Strategies for Maintaining Credibility and Learner Trust in the Classroom
Maintaining trust and credibility in front of any group of learners or students is crucial to your success as a trainer, presenter, educator or facilitator. As with any other environment, if you fail to build and maintain trust, you run the risk of relationship breakdown and lost credibility.
Since credibility is a mainstay of any professional development or learning event, you should never fall prey to the trap of delivering information that you cannot substantiate. A good reason not to do so is that with the proliferation of technology-based information, someone in your session can quickly summon the data in question and might even challenge you on the spot if you are incorrect.
Strategies for Maintaining Credibility and Learner Trust in the Classroom by The Creative Trainer – Robert W. Lucas, Awarding Winning Adult Training Author
If you fail to establish and maintain validity in the eyes of learners, you risk failure of your event and your reputation from the outset. Unfortunately, many trainers and educators neglect this basic premise and haphazardly use information or quote data without thoroughly double-checking their facts. In doing so, they not only share erroneous and sometimes misleading information, but they also detract from the potential learning outcomes.
Using research to engage learners and provide impact is a great way to encourage learning if you prepare and use the data effectively. Unfortunately, many trainers and others have missed this crucial detail when trying to cite information to their audience or learners. Have you ever been in a presentation or learning event where a trainer, presenter, educator, or facilitator offered statistics preceded with the phrase, “Research has found…?”
“Research has found…?”
If you have experienced this situation and have asked for the citation of that research, you likely heard the standard retort, “I don’t have that with me, but if you’ll contact me after class, I’ll be happy to get that for you.” In my experience, those requests for additional information are often not fulfilled because the session leader has no idea of the original research source and is only parroting something he or she saw in an article or book or heard someone else share.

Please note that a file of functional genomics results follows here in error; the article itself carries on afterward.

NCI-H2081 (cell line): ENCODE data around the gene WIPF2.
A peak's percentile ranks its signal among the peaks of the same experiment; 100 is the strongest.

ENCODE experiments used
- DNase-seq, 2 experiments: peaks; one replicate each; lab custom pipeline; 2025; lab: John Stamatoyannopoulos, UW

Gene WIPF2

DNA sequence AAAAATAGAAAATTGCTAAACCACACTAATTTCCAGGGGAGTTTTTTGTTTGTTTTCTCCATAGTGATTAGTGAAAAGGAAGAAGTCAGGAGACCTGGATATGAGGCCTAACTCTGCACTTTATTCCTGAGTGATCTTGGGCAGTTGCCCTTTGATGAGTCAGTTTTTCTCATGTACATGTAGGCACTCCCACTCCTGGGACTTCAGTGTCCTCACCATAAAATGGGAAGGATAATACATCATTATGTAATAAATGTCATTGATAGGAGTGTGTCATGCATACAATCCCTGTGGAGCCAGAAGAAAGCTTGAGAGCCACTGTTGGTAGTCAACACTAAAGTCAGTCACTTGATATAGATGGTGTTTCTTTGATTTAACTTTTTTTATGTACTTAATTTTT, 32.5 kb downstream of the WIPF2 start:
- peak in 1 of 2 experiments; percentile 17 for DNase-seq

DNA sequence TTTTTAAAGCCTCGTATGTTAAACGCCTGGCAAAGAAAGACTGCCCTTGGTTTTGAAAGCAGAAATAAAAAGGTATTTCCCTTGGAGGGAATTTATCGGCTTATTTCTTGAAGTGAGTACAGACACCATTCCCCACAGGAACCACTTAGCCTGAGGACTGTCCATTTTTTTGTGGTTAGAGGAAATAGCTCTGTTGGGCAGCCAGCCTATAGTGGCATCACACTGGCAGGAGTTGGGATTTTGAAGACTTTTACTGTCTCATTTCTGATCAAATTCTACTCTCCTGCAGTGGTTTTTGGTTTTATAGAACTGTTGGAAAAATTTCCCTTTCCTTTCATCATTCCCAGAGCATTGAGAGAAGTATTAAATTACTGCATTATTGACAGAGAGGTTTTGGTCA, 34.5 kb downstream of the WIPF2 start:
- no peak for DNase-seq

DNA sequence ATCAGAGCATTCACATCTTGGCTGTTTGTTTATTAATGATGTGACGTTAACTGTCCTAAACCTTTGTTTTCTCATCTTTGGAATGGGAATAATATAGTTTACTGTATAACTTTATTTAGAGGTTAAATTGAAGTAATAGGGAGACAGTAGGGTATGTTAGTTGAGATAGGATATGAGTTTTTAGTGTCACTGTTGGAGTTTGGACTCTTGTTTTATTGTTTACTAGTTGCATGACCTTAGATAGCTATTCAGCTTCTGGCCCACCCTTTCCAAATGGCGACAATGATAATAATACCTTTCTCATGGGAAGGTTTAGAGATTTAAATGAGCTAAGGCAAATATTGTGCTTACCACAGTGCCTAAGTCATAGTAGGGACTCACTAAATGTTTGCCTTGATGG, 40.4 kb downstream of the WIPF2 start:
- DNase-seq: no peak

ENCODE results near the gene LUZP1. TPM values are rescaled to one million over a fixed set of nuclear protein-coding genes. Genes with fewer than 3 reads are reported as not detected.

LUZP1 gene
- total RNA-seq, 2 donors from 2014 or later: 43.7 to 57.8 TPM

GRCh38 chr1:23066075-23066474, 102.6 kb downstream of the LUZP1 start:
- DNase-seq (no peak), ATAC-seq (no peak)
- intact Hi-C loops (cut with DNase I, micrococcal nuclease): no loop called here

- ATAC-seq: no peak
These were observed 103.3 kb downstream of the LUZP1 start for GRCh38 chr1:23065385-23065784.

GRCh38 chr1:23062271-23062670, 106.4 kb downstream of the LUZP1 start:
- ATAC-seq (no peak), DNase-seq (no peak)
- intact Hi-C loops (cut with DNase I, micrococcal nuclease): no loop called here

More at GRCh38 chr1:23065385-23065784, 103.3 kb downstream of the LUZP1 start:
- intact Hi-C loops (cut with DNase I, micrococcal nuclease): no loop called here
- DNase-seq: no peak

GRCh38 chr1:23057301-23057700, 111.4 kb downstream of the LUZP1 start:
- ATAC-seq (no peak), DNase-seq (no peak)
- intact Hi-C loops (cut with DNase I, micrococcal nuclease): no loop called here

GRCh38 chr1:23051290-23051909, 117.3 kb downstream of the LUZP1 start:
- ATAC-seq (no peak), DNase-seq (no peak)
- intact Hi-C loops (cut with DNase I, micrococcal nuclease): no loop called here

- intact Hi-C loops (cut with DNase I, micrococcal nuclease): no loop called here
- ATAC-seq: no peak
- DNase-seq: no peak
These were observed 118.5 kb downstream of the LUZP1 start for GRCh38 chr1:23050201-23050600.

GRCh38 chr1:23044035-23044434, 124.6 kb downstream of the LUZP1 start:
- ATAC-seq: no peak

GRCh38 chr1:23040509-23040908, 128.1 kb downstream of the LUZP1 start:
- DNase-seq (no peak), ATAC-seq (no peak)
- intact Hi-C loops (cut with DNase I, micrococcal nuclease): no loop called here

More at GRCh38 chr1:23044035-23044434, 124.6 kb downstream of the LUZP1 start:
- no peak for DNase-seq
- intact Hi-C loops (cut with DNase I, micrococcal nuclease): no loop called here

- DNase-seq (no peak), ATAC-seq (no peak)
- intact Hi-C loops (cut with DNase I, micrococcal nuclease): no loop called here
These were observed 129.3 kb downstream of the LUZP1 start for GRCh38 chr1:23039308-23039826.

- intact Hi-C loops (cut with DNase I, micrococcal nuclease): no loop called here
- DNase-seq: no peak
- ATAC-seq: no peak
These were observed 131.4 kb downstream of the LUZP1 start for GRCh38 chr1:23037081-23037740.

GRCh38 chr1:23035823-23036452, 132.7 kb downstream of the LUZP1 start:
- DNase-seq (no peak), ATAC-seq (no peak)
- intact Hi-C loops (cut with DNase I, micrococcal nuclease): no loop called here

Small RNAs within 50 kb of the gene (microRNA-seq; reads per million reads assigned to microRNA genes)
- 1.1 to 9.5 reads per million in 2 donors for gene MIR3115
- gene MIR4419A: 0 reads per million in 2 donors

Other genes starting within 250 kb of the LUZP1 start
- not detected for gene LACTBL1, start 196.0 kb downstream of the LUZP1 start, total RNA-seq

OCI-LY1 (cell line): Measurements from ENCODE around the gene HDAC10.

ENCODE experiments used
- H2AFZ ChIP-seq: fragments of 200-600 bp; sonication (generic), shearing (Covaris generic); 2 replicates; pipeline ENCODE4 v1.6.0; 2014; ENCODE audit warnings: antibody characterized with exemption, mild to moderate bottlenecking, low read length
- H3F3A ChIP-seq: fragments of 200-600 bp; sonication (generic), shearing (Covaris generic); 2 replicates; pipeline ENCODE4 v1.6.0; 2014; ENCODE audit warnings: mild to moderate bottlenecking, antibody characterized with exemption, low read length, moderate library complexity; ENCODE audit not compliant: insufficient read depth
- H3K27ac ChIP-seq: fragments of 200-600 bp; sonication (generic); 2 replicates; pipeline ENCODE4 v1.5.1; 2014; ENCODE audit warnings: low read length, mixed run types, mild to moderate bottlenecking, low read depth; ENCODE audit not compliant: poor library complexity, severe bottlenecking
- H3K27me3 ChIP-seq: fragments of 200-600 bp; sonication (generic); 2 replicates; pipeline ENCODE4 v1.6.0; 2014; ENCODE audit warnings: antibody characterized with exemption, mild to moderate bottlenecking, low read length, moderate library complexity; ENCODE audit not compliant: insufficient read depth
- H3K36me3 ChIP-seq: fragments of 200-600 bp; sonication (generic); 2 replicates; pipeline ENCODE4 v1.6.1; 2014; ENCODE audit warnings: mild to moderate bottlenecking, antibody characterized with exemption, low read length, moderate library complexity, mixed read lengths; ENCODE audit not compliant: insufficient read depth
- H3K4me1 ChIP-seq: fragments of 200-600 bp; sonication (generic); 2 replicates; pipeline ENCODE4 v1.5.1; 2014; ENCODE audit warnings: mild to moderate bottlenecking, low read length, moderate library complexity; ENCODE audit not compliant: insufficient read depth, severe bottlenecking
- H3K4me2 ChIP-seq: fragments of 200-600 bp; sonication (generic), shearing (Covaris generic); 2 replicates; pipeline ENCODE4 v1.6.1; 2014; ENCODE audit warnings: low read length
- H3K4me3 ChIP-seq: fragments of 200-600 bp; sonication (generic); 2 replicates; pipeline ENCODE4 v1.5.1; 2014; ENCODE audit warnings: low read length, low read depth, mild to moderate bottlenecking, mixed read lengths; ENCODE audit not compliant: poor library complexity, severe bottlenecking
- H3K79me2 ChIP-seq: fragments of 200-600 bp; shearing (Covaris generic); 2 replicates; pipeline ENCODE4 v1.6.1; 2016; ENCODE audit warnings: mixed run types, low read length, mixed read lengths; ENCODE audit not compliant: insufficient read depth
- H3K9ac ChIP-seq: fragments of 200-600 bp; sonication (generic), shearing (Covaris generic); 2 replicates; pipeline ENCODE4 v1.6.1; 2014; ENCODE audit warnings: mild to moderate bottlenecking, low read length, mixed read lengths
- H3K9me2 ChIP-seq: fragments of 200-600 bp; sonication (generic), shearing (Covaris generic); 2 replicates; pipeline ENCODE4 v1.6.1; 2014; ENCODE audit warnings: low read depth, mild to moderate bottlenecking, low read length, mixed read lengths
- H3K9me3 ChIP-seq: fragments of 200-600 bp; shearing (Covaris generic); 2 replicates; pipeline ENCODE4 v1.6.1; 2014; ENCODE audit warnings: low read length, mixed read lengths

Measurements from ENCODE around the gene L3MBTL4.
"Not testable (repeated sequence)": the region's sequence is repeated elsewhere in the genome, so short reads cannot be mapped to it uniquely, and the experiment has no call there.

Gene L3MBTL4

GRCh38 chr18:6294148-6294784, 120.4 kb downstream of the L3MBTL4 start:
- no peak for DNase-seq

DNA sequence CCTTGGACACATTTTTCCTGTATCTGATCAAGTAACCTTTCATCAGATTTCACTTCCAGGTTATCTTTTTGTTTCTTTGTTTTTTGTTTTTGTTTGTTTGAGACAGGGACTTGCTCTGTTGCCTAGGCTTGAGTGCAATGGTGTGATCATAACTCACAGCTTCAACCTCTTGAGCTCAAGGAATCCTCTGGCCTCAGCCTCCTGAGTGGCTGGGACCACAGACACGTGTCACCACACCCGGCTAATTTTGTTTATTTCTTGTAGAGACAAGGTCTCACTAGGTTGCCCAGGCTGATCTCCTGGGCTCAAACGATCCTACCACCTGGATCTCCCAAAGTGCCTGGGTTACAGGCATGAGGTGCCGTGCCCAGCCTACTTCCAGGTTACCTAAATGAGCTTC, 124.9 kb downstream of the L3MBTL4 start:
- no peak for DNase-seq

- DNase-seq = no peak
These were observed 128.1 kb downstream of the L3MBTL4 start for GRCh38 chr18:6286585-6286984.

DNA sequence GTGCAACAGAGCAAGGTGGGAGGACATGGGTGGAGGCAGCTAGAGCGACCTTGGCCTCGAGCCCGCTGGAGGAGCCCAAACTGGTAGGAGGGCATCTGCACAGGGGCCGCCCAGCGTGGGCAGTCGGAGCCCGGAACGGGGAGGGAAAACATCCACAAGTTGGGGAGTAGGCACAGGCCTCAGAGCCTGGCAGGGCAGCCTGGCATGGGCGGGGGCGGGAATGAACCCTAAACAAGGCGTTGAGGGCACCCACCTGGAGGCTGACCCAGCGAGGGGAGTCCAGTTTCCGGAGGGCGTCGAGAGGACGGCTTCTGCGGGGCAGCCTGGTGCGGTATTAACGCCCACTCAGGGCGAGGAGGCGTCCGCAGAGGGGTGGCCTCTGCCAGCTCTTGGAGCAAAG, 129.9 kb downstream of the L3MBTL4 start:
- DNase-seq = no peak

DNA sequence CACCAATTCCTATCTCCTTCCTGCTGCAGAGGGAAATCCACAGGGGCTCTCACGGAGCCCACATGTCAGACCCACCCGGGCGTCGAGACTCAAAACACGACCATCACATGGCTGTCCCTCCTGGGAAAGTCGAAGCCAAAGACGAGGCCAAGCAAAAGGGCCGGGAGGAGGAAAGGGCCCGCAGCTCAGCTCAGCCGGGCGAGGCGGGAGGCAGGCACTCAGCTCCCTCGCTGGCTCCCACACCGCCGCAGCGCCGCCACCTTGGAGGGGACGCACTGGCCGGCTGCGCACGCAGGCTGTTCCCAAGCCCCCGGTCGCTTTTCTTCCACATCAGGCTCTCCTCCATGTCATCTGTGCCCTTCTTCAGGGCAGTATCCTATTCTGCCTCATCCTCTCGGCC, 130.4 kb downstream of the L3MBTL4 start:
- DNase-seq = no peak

One of the fastest ways to destroy your credibility or trust with a group of learners is to be caught without substantiating data for statements or claims that you make. This is why, when I do trainer and staff development programs, I stress the need for including a reference page in lesson plans or notes. On that page, detailed citations for books, articles, studies, and other data that will be used during the program should be listed so that there is a ready response to questions from participants.
Try this strategy yourself and you will be less likely to get caught with your facts down!
Learn This Blogger – Robert W. Lucas
Robert W. Lucas is an internationally-known author and learning and performance expert. He specializes in workplace performance-based training and consulting services. Furthermore, he has four decades of experience in human resources development, management, and customer service in a variety of organizational environments. Robert Lucas was the 1995 and 2011 President of the Central Florida Chapter of the American Society for Training and Development (ASTD).
Robert W. Lucas has lived, traveled, and worked in 28 different countries and geographic areas. During the past 40 years, Bob has shared his knowledge with workplace professionals from hundreds of organizations, such as Webster University, AAA, Orange County Clerk of Courts, Walt Disney World, SeaWorld, Martin Marietta, all U.S. military branches, and Wachovia Bank. In addition, Bob has provided consulting and training services to numerous major organizations on a variety of workplace learning topics. To contact Bob visit his website at www.robertwlucas.com or his blog www.thecreativetrainer.com.